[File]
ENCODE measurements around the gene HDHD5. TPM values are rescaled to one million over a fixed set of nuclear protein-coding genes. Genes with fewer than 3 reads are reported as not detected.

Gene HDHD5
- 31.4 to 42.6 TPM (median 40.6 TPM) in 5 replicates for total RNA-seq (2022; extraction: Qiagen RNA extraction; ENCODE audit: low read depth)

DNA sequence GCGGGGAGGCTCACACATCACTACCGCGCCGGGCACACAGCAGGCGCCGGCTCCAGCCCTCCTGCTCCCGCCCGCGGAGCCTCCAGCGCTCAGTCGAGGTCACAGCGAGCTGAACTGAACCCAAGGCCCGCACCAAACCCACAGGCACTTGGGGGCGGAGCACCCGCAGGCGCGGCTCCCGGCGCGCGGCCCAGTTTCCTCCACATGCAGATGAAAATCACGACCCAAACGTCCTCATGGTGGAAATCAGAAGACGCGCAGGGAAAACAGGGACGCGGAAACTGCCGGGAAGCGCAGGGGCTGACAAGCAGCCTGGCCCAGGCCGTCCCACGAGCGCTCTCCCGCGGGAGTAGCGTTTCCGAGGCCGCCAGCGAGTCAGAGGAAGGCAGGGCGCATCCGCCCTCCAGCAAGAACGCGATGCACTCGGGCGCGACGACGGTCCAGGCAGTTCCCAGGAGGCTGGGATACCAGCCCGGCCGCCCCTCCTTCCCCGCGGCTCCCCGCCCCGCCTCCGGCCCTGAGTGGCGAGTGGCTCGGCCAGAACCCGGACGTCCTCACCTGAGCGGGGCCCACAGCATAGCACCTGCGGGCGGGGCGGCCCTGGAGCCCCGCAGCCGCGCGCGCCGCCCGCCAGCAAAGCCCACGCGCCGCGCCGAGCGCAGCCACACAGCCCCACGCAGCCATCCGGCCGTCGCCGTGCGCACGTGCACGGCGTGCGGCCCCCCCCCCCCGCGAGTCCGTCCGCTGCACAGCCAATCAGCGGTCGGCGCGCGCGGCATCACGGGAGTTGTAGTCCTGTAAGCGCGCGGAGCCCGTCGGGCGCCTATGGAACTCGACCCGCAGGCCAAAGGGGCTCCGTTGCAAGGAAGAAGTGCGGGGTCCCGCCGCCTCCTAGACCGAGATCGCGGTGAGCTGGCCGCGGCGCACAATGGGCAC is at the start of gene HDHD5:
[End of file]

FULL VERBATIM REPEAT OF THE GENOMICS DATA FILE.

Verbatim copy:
ENCODE measurements around the gene HDHD5. TPM values are rescaled to one million over a fixed set of nuclear protein-coding genes. Genes with fewer than 3 reads are reported as not detected.

Gene HDHD5
- 31.4 to 42.6 TPM (median 40.6 TPM) in 5 replicates for total RNA-seq (2022; extraction: Qiagen RNA extraction; ENCODE audit: low read depth)

DNA sequence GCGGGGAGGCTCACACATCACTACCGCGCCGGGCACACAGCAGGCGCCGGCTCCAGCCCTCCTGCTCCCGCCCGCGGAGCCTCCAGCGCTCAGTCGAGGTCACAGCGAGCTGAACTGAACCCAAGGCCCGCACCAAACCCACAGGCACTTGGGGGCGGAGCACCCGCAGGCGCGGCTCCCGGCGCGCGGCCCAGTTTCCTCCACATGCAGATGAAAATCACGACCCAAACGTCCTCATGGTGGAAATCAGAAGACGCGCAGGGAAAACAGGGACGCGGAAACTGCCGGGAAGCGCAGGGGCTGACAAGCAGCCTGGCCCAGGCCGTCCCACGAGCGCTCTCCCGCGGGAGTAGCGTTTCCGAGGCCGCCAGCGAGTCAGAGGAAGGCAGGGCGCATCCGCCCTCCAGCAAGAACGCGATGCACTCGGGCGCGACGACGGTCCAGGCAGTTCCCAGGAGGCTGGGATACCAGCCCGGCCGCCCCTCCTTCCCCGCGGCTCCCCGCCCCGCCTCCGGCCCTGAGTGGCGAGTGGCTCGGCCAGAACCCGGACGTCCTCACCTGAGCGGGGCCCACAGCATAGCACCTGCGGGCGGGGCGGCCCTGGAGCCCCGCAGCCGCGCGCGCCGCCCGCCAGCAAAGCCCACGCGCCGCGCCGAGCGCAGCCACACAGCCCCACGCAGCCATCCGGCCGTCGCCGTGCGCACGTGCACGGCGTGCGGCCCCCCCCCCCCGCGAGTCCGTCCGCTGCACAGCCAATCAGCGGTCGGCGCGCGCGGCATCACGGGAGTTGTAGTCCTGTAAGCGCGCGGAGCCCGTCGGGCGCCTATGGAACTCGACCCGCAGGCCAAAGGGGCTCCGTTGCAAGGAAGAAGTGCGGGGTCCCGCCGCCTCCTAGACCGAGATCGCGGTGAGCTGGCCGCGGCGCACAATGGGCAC is at the start of gene HDHD5: